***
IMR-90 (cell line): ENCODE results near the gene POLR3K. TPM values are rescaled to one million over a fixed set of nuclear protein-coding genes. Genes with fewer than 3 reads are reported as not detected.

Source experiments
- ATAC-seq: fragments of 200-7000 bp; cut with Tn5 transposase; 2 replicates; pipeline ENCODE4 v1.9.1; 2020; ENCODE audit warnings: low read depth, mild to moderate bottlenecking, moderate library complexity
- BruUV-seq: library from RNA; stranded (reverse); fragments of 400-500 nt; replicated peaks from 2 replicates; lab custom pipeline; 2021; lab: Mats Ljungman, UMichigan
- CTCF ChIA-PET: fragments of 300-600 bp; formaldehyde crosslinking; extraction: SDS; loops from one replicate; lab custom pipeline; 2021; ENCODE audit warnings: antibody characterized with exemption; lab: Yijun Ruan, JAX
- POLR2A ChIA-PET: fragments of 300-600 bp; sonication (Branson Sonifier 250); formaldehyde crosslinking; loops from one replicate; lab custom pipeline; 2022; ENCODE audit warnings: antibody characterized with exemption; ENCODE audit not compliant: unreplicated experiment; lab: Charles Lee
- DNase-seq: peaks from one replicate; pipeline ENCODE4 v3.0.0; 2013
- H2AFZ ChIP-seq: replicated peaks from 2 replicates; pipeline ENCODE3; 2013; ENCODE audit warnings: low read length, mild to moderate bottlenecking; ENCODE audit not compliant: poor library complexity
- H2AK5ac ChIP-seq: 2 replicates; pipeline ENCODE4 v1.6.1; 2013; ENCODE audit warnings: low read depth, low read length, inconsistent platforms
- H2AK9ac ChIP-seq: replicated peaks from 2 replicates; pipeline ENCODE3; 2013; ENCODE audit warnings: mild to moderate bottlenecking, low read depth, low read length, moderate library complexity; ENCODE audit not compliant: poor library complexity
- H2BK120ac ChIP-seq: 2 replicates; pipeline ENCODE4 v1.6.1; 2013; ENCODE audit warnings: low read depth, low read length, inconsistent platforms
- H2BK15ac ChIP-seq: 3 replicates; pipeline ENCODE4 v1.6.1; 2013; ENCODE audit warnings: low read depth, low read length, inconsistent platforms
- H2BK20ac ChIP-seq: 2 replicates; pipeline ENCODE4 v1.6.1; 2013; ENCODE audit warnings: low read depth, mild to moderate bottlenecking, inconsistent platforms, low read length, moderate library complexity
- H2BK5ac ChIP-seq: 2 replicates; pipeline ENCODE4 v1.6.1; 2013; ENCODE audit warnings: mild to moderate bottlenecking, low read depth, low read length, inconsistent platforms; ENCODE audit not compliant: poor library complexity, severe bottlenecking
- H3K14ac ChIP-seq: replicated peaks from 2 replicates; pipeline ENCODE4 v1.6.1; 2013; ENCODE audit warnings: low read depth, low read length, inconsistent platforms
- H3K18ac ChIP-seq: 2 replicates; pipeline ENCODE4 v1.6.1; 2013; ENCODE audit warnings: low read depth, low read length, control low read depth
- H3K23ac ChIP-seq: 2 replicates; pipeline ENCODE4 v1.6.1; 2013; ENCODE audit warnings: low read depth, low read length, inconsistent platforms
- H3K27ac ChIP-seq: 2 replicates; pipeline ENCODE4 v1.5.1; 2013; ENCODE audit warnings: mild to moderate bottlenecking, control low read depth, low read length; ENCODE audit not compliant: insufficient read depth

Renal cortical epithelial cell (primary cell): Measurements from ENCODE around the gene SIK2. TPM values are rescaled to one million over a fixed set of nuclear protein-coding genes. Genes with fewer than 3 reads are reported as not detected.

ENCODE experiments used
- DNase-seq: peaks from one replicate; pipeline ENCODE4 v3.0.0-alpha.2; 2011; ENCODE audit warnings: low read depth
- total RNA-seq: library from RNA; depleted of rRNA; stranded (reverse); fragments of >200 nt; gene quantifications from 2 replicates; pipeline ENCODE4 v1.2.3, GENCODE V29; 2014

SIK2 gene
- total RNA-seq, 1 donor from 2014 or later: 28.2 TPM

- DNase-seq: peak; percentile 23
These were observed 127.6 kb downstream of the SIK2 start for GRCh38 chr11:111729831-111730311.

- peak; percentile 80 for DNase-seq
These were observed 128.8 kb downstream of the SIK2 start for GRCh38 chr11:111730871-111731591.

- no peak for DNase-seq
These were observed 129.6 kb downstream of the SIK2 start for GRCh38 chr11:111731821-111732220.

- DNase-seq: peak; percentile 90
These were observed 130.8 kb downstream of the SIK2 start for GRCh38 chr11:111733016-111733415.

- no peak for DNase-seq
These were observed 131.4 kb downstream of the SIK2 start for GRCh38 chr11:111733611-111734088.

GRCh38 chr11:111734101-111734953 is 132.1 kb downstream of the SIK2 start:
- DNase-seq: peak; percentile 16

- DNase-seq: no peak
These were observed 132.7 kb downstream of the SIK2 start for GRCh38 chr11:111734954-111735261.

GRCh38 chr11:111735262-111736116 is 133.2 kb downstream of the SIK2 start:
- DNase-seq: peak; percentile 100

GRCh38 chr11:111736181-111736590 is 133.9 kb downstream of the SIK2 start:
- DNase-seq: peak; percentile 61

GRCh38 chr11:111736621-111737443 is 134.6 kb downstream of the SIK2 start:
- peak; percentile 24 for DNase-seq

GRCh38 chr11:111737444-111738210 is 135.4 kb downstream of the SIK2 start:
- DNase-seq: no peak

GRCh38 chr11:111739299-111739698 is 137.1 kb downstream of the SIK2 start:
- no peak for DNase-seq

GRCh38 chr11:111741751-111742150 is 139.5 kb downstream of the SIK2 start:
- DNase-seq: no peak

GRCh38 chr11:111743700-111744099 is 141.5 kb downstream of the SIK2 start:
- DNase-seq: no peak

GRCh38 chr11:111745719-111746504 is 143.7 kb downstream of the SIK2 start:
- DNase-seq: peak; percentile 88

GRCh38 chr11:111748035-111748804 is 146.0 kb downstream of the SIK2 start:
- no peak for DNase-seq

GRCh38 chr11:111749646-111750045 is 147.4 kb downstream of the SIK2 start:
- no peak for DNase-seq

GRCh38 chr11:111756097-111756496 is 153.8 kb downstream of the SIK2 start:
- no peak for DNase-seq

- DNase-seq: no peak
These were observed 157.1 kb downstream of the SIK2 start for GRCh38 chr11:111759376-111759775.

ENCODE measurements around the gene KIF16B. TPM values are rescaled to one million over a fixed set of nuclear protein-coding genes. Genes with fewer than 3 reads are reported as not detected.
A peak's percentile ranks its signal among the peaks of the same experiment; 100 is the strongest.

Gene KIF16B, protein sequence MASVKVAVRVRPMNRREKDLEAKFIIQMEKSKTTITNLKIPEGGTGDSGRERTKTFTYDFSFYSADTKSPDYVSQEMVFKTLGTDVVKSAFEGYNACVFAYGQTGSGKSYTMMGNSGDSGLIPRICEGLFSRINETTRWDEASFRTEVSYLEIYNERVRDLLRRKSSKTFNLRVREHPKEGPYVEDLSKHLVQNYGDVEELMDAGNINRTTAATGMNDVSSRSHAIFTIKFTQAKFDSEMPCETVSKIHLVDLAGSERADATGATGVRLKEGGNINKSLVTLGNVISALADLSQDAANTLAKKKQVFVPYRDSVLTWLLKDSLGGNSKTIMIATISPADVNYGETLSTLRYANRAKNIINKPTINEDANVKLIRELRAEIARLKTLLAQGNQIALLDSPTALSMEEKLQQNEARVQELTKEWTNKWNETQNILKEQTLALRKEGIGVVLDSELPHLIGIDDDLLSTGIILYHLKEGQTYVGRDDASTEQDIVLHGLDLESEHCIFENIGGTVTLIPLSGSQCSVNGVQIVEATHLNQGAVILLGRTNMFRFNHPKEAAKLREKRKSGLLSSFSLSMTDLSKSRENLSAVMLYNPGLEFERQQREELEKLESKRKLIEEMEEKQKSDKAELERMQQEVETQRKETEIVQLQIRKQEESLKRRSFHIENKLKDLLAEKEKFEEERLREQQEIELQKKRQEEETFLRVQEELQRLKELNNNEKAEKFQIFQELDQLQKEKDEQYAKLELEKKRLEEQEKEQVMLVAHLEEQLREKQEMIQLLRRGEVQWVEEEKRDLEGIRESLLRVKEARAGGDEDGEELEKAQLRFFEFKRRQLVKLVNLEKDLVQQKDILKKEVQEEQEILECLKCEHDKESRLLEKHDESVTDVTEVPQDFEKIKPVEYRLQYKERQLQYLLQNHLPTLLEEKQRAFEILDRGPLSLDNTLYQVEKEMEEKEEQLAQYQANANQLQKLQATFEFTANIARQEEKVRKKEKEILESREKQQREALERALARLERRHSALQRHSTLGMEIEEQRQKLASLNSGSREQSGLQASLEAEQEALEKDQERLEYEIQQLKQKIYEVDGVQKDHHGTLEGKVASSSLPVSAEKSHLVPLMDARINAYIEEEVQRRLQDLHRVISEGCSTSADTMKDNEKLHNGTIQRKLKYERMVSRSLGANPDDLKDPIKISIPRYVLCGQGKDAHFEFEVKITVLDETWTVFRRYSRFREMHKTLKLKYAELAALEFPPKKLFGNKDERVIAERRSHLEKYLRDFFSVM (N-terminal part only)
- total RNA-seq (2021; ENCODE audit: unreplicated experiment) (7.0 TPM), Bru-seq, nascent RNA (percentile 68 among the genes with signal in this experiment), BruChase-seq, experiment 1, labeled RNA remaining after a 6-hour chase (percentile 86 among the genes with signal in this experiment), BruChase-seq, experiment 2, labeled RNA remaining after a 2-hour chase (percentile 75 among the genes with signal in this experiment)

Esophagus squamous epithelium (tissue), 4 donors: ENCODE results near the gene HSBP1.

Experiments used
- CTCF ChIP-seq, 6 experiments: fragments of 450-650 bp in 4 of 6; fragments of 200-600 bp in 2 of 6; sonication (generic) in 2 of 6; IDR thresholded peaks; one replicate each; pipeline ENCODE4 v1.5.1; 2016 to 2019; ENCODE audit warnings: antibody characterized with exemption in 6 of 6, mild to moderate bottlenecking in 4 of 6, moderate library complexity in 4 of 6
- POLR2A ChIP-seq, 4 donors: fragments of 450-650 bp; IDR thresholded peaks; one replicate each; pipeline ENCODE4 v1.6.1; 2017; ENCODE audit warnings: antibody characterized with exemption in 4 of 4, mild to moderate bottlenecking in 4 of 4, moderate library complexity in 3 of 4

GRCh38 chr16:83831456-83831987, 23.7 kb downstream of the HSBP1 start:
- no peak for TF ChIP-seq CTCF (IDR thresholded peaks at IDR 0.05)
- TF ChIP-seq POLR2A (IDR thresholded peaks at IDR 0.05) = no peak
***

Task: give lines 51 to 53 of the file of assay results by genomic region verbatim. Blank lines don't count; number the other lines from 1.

GRCh38 chr11:111743700-111744099 is 141.5 kb downstream of the SIK2 start:
- DNase-seq: no peak

GRCh38 chr11:111745719-111746504 is 143.7 kb downstream of the SIK2 start: